B-mode ultrasound gave us gray scale images

B-mode echography comes in several names, including brightness mode, sonography, and 2-D mode ultrasound. It is displayed as a 2D map. The improvement from A-mode technology gave us ultrasound pictures that made it possible to actually see a fetus, organ, or tumors, because it is based on brightness instead of vertical spikes. The vertical position of each bright dot is determined by the time it took for the transducer to emit energy and then to receive the echo from the targeted mass. It shows images as if you were looking at a stack of poker chips. 2D-mode would be able to look at the face of each individual chip along its face. Early pregnancy ultrasounds are used for verifying a fetal heartbeat, looking for multiple fetuses, abnormalities, and determining sex and due dates. To show motion, the transducer is swept over the target and a rapid series of ultrasound pulses are emitted and the reflected energy comes back with variations of intensity, creating 2-D images in gray scale. See the discovery that made it possible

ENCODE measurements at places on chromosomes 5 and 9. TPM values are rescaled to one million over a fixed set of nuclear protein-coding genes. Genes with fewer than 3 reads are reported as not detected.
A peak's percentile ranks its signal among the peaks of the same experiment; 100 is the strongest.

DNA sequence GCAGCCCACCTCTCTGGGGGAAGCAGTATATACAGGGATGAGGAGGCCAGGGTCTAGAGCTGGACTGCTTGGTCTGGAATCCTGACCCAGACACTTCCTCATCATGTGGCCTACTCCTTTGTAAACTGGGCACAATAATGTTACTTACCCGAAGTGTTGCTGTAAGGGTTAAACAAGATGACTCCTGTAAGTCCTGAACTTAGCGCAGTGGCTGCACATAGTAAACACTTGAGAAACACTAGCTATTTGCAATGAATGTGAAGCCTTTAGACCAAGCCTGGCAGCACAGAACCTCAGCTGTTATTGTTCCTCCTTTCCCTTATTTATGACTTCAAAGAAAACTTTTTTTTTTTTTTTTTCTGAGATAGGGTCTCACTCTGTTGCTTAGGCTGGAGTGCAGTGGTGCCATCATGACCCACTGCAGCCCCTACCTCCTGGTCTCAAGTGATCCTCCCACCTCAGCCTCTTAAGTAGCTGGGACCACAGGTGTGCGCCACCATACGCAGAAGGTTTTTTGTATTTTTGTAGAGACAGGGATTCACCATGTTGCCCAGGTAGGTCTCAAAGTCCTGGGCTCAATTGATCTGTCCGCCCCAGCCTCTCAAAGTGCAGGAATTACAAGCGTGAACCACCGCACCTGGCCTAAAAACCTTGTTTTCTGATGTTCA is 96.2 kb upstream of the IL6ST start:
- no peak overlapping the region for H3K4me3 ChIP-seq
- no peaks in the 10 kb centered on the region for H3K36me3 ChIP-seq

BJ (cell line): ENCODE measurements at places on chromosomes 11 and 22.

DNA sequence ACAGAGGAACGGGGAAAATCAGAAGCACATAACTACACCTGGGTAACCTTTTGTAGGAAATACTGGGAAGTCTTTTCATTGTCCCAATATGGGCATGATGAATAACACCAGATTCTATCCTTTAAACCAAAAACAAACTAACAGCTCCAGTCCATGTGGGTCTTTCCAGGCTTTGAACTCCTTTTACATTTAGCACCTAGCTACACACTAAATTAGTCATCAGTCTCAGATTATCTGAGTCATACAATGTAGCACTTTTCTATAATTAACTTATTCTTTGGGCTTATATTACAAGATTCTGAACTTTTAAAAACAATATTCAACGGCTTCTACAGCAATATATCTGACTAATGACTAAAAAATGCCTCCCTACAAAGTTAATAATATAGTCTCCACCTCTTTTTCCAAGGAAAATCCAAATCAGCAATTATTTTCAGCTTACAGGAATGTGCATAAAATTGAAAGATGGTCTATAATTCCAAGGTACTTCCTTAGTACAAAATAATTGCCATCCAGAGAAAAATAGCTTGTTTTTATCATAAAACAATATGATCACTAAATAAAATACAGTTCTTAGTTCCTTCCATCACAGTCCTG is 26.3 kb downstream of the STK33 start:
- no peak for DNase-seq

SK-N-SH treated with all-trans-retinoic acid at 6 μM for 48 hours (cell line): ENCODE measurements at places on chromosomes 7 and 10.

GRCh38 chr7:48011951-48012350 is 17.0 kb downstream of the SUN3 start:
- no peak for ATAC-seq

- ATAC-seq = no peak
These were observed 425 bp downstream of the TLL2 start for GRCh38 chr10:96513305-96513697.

Gray scale is what the ultrasound images show with the white being bone, fluids showing up as black and masses of different densities showing up in gray. It depends on if the intensity echoed back is weak (fluids), strong (tissue), or strongest (bones). Gray scale could show a mass as small as 1 millimeter. Brightness mode is being largely replaced with 3-D and Doppler ultrasound, although you still can find applications for

B-mode. Back to What is ultrasound?

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